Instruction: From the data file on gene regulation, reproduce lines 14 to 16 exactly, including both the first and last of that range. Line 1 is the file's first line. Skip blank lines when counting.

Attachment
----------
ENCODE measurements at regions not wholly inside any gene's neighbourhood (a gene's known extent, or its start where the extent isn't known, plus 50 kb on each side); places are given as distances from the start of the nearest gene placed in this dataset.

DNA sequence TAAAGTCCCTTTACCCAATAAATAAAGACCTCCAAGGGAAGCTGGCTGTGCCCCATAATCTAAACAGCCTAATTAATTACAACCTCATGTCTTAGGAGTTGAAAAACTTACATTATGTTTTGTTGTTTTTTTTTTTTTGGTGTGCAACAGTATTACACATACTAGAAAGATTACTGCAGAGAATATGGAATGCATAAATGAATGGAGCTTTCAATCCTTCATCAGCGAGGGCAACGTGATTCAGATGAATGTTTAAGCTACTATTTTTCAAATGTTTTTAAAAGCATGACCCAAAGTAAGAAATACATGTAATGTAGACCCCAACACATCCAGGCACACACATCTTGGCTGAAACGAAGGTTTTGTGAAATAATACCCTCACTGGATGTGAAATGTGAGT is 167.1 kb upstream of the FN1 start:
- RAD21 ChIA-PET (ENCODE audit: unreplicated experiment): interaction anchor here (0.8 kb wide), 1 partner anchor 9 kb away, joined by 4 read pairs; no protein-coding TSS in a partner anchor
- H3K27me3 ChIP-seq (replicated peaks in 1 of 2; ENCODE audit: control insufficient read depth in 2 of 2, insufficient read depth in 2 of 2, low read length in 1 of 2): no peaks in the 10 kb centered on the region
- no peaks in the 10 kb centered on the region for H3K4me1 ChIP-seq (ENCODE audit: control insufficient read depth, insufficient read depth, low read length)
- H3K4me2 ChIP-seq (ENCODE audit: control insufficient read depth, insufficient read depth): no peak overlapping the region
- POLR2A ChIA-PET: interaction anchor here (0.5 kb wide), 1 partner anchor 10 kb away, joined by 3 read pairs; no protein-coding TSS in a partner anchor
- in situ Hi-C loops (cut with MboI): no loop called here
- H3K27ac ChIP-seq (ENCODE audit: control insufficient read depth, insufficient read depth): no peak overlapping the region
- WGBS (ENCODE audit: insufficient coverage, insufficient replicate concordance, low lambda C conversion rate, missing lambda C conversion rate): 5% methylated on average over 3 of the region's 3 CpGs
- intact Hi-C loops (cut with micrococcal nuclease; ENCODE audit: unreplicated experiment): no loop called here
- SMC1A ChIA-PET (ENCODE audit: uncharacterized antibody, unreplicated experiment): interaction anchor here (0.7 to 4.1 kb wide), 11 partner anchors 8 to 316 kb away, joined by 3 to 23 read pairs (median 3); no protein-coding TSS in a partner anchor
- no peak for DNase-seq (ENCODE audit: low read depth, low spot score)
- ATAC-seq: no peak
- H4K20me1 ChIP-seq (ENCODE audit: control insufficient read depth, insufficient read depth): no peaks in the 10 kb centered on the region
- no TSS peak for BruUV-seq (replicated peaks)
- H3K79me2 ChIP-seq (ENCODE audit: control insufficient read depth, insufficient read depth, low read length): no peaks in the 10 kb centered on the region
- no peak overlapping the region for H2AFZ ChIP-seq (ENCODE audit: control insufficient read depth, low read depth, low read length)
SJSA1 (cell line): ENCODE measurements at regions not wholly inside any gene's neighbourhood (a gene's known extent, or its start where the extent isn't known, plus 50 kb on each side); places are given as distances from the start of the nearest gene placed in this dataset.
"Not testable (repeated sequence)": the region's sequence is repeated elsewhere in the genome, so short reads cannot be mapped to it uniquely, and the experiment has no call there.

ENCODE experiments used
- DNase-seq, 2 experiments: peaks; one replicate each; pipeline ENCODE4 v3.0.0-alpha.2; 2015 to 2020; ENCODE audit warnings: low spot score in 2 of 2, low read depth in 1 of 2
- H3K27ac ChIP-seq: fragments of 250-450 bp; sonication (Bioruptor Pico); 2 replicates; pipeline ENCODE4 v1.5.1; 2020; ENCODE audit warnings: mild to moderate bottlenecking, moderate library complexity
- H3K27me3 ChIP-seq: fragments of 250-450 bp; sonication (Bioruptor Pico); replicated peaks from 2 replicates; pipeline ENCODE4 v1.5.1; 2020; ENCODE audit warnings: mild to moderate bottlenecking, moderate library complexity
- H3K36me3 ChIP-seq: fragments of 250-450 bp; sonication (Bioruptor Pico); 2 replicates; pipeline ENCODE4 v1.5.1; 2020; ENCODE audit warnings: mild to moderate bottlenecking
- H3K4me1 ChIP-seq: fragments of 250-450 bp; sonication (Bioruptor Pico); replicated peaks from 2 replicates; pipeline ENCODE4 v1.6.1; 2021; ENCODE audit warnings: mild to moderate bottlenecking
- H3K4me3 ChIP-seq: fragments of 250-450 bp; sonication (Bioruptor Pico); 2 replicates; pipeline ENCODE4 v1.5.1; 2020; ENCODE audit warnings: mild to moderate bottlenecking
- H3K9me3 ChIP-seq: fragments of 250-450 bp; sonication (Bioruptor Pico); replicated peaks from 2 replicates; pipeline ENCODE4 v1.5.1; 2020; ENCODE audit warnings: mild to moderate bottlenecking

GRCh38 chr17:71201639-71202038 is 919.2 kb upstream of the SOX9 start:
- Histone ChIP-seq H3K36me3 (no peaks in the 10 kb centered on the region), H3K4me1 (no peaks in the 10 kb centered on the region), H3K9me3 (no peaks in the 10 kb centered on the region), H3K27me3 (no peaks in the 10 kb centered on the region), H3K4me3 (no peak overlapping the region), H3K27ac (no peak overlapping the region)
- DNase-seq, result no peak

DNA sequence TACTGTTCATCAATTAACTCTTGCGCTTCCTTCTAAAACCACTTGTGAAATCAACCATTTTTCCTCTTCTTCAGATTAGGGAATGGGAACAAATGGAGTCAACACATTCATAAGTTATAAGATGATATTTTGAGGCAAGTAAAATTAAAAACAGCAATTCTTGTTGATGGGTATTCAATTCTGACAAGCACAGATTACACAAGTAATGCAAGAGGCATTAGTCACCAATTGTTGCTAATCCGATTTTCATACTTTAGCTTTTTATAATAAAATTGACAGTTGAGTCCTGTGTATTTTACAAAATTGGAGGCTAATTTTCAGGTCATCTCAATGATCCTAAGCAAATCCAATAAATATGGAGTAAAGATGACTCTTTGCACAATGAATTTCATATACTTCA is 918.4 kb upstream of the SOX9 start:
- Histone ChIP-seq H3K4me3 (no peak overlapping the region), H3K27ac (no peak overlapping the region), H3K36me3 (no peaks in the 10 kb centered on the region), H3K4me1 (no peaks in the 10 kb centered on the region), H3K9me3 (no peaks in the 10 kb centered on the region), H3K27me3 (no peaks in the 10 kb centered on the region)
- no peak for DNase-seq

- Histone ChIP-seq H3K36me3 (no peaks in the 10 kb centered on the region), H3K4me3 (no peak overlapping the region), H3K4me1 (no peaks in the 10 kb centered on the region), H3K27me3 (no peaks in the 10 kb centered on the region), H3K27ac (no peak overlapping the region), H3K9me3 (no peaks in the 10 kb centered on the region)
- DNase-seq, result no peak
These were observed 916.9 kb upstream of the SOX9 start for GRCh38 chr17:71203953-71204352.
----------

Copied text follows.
- ATAC-seq: no peak
- H4K20me1 ChIP-seq (ENCODE audit: control insufficient read depth, insufficient read depth): no peaks in the 10 kb centered on the region
- no TSS peak for BruUV-seq (replicated peaks)